Why have emerging markets been hit so hard by talk of an end to the Fed's bond buying program? You have to go back to the basic belief about the program: that much of the money that flooded the economy ended up in stocks, and that much of that money went to overseas investments.
There was a particularly strong liquidity-induced exuberance in emerging markets like India, Turkey, Mexico, Brazil, South Africa, even Indonesia.
But the opposite trend is now evident: moderating liquidity is putting a squeeze on emerging markets. The Fed's tidal wave of liquidity has distorted the risk curve. We are now seeing are pricing of that risk curve. The stronger dollar--and higher yields in the U.S.--has clobbered currencies and bonds.
And no wonder: U.S. investors are the biggest foreign investors in the world. When U.S. rates start backing up, you get a magnified effect. So everyone's long emerging markets, the bids disappear, and you get these crisis-type moves.
Throw in slow growth in China--a separate but equally important problem--and you have a stampede out.
What to do if you own emerging market stock,bond, or currency funds? A few observations:
- Volatility is a fact of life for these funds. Emerging markets routinely move in 25 percent swings in any given year, so while the 14 percent decline in the iShares Emerging Market ETF (EEM) in the last 6 weeks is steep, it has happened before.
- Because of the volatility, many investors might be surprised that any losses they have experience may be manageable. For example, the EEM, at $37 and change, is close to it's average price of roughly $39 since mid-2009. You might find you have had very little, if any, losses.
- How will we know when we are near a bottom? Look for a drop in volatility, and some differentiation. I mean look for certain emerging market countries starting to outperform other emerging market countries. That's a sign that the panicky money is gone and the real investors are trying to pick winners.
Once things calm down, I am sure there will be calls that these markets are now a relative bargain. But we are not there yet.
China: a bigger story than the Fed? Reports that Chinese banking authorities are trying to tighten credit are a major reason emerging markets are down today. This may be a bigger story than the Fed.
Why are they trying to tighten credit? China has a major problem with its "shadow banking system," a group of several thousand lenders who operate outside the normal banking system and provide credit...at exorbitant rates.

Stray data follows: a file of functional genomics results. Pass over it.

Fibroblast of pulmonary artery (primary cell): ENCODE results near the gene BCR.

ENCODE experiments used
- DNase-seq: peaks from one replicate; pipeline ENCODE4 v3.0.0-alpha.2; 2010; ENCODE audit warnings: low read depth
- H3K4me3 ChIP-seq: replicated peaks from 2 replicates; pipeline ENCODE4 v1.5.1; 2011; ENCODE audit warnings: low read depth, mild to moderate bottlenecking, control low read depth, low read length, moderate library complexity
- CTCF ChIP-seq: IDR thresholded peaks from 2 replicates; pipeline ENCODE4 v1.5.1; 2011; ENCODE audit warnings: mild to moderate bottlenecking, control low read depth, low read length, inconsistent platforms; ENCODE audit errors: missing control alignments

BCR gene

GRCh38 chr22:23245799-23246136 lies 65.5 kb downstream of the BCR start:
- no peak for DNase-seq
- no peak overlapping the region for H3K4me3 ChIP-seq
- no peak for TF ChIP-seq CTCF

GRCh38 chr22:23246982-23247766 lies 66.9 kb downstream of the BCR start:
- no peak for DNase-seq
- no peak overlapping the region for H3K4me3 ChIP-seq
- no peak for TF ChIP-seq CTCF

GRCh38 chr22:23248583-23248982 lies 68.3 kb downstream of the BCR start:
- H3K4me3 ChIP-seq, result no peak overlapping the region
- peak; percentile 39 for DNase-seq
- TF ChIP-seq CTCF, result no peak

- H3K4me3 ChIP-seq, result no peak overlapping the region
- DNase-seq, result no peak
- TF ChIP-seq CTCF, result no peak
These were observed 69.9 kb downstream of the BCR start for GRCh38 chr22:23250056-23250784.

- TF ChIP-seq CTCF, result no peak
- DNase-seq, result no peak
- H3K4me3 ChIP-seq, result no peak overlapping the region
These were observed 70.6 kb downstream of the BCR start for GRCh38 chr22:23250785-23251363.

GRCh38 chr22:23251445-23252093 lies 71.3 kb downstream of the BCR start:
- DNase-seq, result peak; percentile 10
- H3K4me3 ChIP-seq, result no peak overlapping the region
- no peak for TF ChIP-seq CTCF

You should understand that there are four large banks in China that do a very large part of the lending in China: Industrial and Commercial Bank of China (ICBC), China Construction Bank,Agricultural Bank of China, and Bank of China. Traders tell me that some 30 percent to 40 percent of all lending in China is done by those four banks. If you are one of the 2,000 or so state-operated enterprises,you're in luck: they will give you a loan.
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But if you are one of the 40,000 or so enterprises that are not a state-operated enterprise, you are on your own; many are just shut out of the normal process of borrowing from the main banks.
That's where the shadow banking system comes in. They will lend money--but at exorbitant rates. How exorbitant? One trader with knowledge of this told me that 20 percent is not uncommon.
Sounds crazy, but borrowing from these shadow banks has been very strong recently. Why? Because they have money to lend, thanks to China's attempts to keep pumping money into the economy.
But Chinese authorities are attempting to curb the power of these shadow banks by constricting liquidity.
They also have a big problem with the state-owned banks. They are trying to prick the real estate bubble.
Recall that in 2009, the Chinese government pumped over $580 billion in stimulus into the Chinese economy. While it did help stabilize the country after the shock of the global recession, it also enabled the state banks to loosen restrictions on lending, saddling the banks with mountains of bad debts that are still sitting on the books.
Much of that stimulus was put into real estate. This was the period of the "ghost cities," huge new cities with new highways and infrastructure and tall apartment buildings...with no one in them. In many, there's still no one in them.
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The government has responded by putting curbs on property purchases, by, for example, charging higher rates for people who buy secondary properties. But it still isn't completely pricking the property bubble.
So you have a double whammy you have to deal with: a lot of people with extremely expensive loans to "shadow banks" that could easily go sour if liquidity dries up, and a problem with gently deflating the real estate bubble without letting a mountain of loans go south.
And you think we have problems?